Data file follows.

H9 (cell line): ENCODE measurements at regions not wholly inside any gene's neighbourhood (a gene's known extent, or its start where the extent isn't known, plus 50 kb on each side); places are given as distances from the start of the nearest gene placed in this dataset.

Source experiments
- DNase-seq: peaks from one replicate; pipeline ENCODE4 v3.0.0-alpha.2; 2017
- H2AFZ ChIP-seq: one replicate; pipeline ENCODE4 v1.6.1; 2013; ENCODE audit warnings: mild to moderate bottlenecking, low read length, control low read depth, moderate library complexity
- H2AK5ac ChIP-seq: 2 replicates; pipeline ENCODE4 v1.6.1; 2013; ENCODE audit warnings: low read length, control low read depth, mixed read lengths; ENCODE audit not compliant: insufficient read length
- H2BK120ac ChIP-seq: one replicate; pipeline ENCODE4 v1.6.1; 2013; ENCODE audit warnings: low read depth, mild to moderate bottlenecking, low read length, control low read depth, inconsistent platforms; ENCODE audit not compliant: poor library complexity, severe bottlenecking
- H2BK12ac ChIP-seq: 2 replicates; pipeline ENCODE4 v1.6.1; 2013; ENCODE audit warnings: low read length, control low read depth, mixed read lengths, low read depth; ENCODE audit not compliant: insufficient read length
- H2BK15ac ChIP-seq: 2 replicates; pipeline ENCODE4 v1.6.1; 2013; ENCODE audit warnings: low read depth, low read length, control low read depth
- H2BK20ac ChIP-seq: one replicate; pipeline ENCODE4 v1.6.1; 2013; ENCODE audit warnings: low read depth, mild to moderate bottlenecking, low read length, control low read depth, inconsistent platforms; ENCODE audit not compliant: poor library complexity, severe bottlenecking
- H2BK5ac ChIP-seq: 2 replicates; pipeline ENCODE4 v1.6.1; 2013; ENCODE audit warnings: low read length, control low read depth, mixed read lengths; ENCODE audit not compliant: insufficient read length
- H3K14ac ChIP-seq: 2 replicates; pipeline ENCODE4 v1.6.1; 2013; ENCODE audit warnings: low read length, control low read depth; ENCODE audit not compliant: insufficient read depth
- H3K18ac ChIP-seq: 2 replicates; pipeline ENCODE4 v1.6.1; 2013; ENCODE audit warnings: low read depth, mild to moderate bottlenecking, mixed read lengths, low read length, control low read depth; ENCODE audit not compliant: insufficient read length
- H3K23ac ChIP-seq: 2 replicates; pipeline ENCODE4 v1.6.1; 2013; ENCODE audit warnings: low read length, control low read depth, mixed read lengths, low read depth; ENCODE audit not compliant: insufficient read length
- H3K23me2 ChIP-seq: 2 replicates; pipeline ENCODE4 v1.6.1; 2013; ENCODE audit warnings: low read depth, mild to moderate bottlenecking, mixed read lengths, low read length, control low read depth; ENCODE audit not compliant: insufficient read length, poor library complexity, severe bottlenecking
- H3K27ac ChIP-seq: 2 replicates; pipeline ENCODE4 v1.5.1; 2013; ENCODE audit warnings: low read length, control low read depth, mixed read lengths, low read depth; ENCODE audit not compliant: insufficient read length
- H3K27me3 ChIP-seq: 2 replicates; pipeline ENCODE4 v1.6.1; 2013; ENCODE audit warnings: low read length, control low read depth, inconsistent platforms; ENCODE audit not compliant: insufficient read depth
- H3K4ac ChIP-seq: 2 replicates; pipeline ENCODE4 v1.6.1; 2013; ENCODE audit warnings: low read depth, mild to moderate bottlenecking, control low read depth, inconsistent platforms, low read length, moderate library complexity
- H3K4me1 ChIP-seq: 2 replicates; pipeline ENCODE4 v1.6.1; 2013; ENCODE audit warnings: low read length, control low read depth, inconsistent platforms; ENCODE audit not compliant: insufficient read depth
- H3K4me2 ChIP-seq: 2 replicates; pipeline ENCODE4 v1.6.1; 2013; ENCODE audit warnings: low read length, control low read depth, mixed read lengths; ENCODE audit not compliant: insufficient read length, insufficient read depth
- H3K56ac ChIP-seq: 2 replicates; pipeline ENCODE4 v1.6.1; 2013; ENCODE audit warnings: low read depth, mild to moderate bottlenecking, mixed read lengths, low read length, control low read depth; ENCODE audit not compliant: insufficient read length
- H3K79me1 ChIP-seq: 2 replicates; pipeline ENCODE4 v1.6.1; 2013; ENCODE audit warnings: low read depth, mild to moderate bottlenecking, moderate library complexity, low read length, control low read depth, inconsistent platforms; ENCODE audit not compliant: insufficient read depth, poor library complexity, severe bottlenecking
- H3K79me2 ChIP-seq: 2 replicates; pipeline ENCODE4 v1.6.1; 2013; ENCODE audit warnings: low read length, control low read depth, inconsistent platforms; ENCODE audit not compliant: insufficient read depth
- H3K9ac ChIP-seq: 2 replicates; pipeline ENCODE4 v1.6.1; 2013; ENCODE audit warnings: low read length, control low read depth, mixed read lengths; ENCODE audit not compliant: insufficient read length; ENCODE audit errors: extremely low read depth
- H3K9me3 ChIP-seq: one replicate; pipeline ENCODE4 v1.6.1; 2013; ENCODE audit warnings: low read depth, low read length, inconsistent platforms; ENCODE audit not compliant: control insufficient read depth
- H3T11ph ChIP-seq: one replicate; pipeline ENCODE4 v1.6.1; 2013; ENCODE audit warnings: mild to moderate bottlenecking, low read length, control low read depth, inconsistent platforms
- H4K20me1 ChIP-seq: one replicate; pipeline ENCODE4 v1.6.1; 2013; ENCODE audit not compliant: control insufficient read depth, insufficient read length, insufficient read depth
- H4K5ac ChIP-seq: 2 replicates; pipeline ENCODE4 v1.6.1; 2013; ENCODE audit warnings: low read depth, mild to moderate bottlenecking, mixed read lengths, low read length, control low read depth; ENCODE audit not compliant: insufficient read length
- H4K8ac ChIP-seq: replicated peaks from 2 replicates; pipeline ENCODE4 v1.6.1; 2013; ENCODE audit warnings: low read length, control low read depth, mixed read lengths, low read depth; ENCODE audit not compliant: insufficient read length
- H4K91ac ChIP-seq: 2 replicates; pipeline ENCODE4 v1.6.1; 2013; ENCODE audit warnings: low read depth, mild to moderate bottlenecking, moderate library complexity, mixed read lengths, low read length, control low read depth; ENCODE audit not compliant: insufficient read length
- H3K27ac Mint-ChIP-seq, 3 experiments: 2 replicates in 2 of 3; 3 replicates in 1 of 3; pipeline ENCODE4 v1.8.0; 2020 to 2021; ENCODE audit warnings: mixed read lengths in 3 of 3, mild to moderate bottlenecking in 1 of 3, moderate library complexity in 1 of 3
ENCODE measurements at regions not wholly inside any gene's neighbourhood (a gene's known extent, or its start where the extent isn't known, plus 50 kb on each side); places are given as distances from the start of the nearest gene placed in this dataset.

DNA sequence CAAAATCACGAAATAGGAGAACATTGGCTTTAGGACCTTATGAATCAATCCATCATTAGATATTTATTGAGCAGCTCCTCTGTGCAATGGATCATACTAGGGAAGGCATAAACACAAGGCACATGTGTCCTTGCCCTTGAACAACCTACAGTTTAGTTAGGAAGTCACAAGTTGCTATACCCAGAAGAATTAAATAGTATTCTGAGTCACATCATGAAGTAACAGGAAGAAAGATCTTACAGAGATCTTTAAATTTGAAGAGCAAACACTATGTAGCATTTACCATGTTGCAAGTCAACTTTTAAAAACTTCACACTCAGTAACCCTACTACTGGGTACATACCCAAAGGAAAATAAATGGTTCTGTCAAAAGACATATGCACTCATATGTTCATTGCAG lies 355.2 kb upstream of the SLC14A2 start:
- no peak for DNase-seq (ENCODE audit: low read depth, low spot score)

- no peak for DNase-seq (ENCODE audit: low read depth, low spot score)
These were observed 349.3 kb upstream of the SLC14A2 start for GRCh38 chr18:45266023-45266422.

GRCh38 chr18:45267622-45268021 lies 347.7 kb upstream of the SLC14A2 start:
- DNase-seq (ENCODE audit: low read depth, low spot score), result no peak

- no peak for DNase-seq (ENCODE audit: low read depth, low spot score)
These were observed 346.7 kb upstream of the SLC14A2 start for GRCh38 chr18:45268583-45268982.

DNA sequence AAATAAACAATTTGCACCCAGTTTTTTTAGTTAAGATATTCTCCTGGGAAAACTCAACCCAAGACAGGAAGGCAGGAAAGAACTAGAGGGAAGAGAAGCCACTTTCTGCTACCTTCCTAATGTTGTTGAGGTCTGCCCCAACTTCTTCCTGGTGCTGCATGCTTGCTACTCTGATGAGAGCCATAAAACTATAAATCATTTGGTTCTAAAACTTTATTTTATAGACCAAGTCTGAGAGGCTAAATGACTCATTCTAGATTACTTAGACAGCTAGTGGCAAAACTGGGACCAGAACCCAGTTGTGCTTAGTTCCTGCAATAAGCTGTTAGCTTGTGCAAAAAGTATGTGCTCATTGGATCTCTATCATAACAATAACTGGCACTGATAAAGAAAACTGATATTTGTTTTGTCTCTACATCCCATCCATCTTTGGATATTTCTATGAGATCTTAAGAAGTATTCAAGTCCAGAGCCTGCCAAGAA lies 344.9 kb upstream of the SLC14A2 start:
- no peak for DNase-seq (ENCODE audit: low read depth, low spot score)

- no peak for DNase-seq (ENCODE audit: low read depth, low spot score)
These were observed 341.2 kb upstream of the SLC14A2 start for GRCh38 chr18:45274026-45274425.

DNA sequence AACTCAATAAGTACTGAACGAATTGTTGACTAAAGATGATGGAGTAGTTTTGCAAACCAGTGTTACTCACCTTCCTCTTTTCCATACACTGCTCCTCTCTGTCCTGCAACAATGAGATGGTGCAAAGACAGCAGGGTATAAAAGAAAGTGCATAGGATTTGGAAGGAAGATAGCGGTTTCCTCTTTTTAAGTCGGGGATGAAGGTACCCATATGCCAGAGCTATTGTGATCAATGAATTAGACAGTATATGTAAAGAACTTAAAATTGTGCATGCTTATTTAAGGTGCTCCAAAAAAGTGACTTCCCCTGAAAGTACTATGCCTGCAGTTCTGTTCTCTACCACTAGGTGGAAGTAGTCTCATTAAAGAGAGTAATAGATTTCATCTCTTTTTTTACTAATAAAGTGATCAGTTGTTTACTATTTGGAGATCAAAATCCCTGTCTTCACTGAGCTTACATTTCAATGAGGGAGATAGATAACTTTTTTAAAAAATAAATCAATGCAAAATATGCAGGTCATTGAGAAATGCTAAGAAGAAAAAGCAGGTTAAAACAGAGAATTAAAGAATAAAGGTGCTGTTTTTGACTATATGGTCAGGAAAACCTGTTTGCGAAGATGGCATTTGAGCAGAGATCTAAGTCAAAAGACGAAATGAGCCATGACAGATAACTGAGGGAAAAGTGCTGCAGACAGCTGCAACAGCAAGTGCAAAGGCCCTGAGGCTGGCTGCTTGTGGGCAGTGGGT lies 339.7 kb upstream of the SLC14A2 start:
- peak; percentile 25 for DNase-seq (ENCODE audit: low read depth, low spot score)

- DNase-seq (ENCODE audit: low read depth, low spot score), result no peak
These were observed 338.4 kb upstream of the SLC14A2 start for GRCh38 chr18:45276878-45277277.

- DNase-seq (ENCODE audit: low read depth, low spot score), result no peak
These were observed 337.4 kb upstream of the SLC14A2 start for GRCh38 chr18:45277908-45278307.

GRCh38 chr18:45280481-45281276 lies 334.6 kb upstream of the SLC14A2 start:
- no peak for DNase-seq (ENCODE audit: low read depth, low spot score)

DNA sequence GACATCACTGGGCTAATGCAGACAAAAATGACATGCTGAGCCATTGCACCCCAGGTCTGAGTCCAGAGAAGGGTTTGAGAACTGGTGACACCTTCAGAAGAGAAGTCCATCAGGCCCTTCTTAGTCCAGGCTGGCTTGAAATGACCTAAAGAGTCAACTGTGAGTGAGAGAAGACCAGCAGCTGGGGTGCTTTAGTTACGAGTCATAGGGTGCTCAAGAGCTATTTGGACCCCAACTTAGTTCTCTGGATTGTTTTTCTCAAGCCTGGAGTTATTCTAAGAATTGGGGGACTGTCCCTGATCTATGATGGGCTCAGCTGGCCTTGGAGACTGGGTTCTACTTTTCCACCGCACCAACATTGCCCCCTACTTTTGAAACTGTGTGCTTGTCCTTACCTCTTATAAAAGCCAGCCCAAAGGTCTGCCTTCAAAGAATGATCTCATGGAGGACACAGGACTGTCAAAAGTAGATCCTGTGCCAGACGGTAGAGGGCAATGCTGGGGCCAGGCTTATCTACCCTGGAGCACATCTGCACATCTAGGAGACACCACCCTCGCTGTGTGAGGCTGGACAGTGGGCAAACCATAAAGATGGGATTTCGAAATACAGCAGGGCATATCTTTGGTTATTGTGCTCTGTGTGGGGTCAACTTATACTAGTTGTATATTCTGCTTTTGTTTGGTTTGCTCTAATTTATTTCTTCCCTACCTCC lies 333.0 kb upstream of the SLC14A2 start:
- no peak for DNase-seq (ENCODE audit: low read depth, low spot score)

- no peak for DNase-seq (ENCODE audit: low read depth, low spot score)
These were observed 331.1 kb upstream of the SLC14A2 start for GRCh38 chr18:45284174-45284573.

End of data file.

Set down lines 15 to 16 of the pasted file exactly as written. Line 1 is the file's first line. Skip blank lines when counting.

- H3K27ac ChIP-seq: 2 replicates; pipeline ENCODE4 v1.5.1; 2013; ENCODE audit warnings: low read length, control low read depth, mixed read lengths, low read depth; ENCODE audit not compliant: insufficient read length
- H3K27me3 ChIP-seq: 2 replicates; pipeline ENCODE4 v1.6.1; 2013; ENCODE audit warnings: low read length, control low read depth, inconsistent platforms; ENCODE audit not compliant: insufficient read depth